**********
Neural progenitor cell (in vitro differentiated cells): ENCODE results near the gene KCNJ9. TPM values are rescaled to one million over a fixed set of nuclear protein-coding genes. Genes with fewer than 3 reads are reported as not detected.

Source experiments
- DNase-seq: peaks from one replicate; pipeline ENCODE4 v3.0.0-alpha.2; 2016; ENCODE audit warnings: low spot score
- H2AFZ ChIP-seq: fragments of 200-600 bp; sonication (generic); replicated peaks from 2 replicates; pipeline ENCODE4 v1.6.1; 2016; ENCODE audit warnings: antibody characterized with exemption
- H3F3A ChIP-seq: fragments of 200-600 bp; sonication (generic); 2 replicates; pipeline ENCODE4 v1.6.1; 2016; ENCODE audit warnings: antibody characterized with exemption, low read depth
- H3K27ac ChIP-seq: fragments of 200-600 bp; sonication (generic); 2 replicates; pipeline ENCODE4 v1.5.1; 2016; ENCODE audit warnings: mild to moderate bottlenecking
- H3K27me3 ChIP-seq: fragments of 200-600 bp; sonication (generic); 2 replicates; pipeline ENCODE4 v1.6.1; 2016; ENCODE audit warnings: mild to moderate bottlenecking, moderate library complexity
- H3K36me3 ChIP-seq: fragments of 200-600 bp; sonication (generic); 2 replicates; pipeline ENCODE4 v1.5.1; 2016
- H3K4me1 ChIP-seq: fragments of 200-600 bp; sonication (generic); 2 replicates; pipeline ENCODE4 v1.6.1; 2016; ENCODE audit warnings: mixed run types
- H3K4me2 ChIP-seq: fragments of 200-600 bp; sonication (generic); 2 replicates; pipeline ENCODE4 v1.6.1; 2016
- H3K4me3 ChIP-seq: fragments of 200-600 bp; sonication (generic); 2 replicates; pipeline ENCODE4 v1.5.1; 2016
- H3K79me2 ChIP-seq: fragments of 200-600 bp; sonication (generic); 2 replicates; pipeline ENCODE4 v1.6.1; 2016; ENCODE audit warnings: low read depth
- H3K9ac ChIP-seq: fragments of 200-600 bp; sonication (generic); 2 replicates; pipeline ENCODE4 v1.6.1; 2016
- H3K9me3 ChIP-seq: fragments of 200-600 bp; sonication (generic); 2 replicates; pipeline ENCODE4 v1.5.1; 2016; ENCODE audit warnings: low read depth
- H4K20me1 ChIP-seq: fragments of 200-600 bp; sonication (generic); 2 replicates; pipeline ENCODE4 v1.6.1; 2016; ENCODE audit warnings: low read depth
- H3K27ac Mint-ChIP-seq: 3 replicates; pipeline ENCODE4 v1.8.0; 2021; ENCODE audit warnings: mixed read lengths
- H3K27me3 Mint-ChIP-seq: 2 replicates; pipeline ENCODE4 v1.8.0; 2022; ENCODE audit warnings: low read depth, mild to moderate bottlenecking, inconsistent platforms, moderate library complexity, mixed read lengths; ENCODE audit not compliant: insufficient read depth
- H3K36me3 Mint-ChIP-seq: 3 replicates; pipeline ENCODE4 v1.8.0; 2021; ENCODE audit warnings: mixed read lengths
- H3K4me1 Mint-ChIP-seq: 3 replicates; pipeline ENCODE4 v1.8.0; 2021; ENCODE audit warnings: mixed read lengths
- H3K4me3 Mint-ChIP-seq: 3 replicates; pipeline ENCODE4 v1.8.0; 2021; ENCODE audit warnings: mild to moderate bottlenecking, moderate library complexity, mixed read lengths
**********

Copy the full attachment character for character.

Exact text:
Neural progenitor cell (in vitro differentiated cells): ENCODE results near the gene KCNJ9. TPM values are rescaled to one million over a fixed set of nuclear protein-coding genes. Genes with fewer than 3 reads are reported as not detected.

Source experiments
- DNase-seq: peaks from one replicate; pipeline ENCODE4 v3.0.0-alpha.2; 2016; ENCODE audit warnings: low spot score
- H2AFZ ChIP-seq: fragments of 200-600 bp; sonication (generic); replicated peaks from 2 replicates; pipeline ENCODE4 v1.6.1; 2016; ENCODE audit warnings: antibody characterized with exemption
- H3F3A ChIP-seq: fragments of 200-600 bp; sonication (generic); 2 replicates; pipeline ENCODE4 v1.6.1; 2016; ENCODE audit warnings: antibody characterized with exemption, low read depth
- H3K27ac ChIP-seq: fragments of 200-600 bp; sonication (generic); 2 replicates; pipeline ENCODE4 v1.5.1; 2016; ENCODE audit warnings: mild to moderate bottlenecking
- H3K27me3 ChIP-seq: fragments of 200-600 bp; sonication (generic); 2 replicates; pipeline ENCODE4 v1.6.1; 2016; ENCODE audit warnings: mild to moderate bottlenecking, moderate library complexity
- H3K36me3 ChIP-seq: fragments of 200-600 bp; sonication (generic); 2 replicates; pipeline ENCODE4 v1.5.1; 2016
- H3K4me1 ChIP-seq: fragments of 200-600 bp; sonication (generic); 2 replicates; pipeline ENCODE4 v1.6.1; 2016; ENCODE audit warnings: mixed run types
- H3K4me2 ChIP-seq: fragments of 200-600 bp; sonication (generic); 2 replicates; pipeline ENCODE4 v1.6.1; 2016
- H3K4me3 ChIP-seq: fragments of 200-600 bp; sonication (generic); 2 replicates; pipeline ENCODE4 v1.5.1; 2016
- H3K79me2 ChIP-seq: fragments of 200-600 bp; sonication (generic); 2 replicates; pipeline ENCODE4 v1.6.1; 2016; ENCODE audit warnings: low read depth
- H3K9ac ChIP-seq: fragments of 200-600 bp; sonication (generic); 2 replicates; pipeline ENCODE4 v1.6.1; 2016
- H3K9me3 ChIP-seq: fragments of 200-600 bp; sonication (generic); 2 replicates; pipeline ENCODE4 v1.5.1; 2016; ENCODE audit warnings: low read depth
- H4K20me1 ChIP-seq: fragments of 200-600 bp; sonication (generic); 2 replicates; pipeline ENCODE4 v1.6.1; 2016; ENCODE audit warnings: low read depth
- H3K27ac Mint-ChIP-seq: 3 replicates; pipeline ENCODE4 v1.8.0; 2021; ENCODE audit warnings: mixed read lengths
- H3K27me3 Mint-ChIP-seq: 2 replicates; pipeline ENCODE4 v1.8.0; 2022; ENCODE audit warnings: low read depth, mild to moderate bottlenecking, inconsistent platforms, moderate library complexity, mixed read lengths; ENCODE audit not compliant: insufficient read depth
- H3K36me3 Mint-ChIP-seq: 3 replicates; pipeline ENCODE4 v1.8.0; 2021; ENCODE audit warnings: mixed read lengths
- H3K4me1 Mint-ChIP-seq: 3 replicates; pipeline ENCODE4 v1.8.0; 2021; ENCODE audit warnings: mixed read lengths
- H3K4me3 Mint-ChIP-seq: 3 replicates; pipeline ENCODE4 v1.8.0; 2021; ENCODE audit warnings: mild to moderate bottlenecking, moderate library complexity, mixed read lengths